Perhaps the most interesting theme from the last month has been discussions of what can be done with NFTs and other Web3 technologies aside from selling links to bored apes. Chris Anderson points out that NFTs are a new kind of link that includes history, and that’s a fascinating idea. We’re also seeing a lot of debate around the metaverse; an increasing number of companies are lining up in opposition to Facebook/Meta’s vision.
- The Algorithmic Justice League has proposed paying “bug bounties” for algorithmic harms, similar to the way security researchers are paid bounties for finding vulnerabilities in software.
- OpenAI has released a new version of GPT-3 that is less toxic–less prone to reproducing racist, sexual, or violent language, though it can still do so when asked. This is not the end of the story, but it’s a big step forward. The new model, InstructGPT, is also much smaller: 1.3 billion parameters, as opposed to 175 billion.
- How do humans learn to work with AI systems? When should a human co-worker accept an AI’s predictions? Researchers at MIT are working on training methods that help human experts to understand when an AI is, or is not, likely to be accurate.
- It’s no surprise that AI systems can also discriminate on the basis of age, in addition to race and gender. While bias in AI is much discussed, relatively little work goes into building unbiased systems.
- Facebook/Meta has developed a new AI algorithm that can be used for image, text, and speech processing, and that performs better than current specialized algorithms.
- Yake! is an open source system for extracting keywords from texts. It’s an important tool for automatically summarizing large bodies of research, developing indexes, and other research tasks.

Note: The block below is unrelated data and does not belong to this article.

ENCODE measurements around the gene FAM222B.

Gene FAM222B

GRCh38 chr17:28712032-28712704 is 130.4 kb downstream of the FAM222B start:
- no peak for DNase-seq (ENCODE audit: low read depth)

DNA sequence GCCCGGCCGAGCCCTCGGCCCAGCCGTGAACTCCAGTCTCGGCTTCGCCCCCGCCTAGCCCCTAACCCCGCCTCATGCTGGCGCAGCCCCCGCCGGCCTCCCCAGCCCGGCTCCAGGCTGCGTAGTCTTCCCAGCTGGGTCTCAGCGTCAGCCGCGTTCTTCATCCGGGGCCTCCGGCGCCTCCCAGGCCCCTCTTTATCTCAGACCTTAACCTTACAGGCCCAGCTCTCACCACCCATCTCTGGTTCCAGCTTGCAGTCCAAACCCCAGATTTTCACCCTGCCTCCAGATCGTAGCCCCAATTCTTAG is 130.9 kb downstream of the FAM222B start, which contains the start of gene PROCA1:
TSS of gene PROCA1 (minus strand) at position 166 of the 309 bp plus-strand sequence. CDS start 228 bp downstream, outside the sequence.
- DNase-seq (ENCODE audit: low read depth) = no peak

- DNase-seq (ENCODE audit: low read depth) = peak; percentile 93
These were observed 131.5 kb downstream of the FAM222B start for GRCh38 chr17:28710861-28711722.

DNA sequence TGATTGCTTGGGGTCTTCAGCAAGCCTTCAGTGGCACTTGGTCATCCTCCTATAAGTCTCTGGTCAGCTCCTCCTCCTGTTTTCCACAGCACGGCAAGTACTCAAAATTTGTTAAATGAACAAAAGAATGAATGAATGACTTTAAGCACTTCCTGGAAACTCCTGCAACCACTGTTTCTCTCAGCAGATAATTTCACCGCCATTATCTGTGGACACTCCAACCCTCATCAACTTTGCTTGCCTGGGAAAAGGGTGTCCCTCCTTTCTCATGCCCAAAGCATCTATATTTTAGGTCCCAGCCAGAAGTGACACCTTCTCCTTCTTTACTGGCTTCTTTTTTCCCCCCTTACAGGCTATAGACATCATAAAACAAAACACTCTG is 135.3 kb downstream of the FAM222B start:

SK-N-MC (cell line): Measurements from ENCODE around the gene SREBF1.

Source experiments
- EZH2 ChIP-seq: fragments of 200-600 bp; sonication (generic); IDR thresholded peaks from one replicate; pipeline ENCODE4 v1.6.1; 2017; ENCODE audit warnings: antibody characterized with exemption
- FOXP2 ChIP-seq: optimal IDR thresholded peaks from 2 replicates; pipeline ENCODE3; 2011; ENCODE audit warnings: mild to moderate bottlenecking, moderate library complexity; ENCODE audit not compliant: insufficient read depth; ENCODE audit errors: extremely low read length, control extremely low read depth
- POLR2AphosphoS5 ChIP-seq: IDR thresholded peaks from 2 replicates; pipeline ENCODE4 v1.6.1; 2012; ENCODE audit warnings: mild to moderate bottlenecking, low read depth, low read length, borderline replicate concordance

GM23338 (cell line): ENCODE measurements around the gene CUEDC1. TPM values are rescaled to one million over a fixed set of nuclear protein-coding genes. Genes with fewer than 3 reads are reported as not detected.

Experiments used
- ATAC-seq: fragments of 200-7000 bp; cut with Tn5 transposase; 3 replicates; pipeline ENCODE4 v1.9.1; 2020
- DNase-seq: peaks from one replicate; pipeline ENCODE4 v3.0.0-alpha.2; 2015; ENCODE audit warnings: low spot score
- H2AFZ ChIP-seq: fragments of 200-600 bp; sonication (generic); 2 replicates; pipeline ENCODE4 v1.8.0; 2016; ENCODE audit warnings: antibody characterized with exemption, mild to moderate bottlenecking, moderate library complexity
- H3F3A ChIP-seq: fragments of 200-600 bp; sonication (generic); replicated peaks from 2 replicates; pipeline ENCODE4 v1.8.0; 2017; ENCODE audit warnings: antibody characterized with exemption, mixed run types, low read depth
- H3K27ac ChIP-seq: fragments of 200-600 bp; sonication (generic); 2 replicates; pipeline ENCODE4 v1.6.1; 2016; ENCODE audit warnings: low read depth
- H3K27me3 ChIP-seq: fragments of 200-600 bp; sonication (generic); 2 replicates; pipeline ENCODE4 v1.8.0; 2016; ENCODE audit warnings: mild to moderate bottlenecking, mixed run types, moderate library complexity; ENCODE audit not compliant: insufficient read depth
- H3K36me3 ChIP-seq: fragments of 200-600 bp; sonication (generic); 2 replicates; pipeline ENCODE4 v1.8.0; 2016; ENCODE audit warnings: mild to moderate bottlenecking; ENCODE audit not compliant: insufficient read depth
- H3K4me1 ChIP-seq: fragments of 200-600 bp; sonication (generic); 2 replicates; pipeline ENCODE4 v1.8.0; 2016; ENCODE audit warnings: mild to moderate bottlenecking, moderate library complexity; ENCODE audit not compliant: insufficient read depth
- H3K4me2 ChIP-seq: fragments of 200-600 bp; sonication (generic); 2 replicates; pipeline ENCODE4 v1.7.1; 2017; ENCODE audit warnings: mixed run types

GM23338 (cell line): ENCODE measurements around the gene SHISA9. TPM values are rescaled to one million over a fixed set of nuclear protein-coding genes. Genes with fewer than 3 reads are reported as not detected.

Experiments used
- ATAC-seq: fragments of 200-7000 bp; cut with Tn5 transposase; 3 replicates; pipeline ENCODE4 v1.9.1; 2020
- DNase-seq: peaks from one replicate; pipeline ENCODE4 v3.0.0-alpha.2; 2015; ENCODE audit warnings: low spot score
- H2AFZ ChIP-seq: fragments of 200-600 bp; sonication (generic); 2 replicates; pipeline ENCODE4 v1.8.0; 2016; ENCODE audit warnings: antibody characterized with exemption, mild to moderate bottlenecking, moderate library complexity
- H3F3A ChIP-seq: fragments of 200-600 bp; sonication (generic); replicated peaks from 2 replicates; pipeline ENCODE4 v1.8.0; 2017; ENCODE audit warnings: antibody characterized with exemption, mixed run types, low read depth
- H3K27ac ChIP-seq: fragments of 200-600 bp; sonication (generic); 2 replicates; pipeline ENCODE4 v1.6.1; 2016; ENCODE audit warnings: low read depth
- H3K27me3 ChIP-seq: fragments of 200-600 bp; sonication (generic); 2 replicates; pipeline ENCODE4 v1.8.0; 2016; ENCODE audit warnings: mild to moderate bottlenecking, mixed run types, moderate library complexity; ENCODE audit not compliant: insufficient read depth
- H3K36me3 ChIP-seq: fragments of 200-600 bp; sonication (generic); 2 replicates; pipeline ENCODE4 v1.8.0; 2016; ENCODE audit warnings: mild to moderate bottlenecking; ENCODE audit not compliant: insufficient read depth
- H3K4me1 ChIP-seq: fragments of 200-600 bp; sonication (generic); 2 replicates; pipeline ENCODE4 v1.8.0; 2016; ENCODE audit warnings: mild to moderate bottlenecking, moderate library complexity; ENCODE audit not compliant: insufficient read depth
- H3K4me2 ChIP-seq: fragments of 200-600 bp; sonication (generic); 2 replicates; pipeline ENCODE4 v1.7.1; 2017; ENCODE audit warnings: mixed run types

- GPT-J, an open source language model similar to GPT-3, now has a “playground” that is open to the public.
- Researchers have discovered more efficient ways to model and render moving human images in real time. This could lead to 3D avatars for your metaverse, better deep fakes, or animations that are truly lifelike.
- Graph technologies (including graph neural networks) are becoming increasingly important to AI research.
- Memory-efficient parallelism for functional programs: Parallelism has been a difficult problem for functional programming, in part because of memory requirements. But as we approach the end to Moore’s Law, parallelism may be the only possible way to improve software performance. This paper suggests a memory management strategy that may solve this problem.
- The return of Y2K: January 1, 2022 (represented as 2022010001) overflows a signed 32-bit integer. This caused many Microsoft Exchange servers to crash on New Year’s Day. Are more 32-bit overflow bugs hiding?
- Computer-generated code from systems like Copilot also generates bugs and vulnerabilities. This isn’t surprising; Copilot is essentially just copying and pasting code from sources like GitHub, with all of that code’s features and failures.
- Democratizing cybersecurity with low-code tools that enable non-professionals to detect and fix vulnerabilities? This is a great goal; it remains to be seen whether it can be done.
- Access management is the key to zero-trust security. Zero trust means little without proper authentication and access control. Many organizations are starting to get on board with stronger authentication, like 2FA, but managing access control is a new challenge.
- The US Cybersecurity and Infrastructure Security Agency (CISA) has warned US organizations to prepare themselves for the kind of data-wiping attacks that have been used against the government of Ukraine.
- Open Source is a national security issue; all software is, and open source is no better or worse. We knew that all along. But the vulnerabilities in the widely used Log4J library have brought it into the public eye. Google is proposing a marketplace for open source maintainers to match volunteers to projects.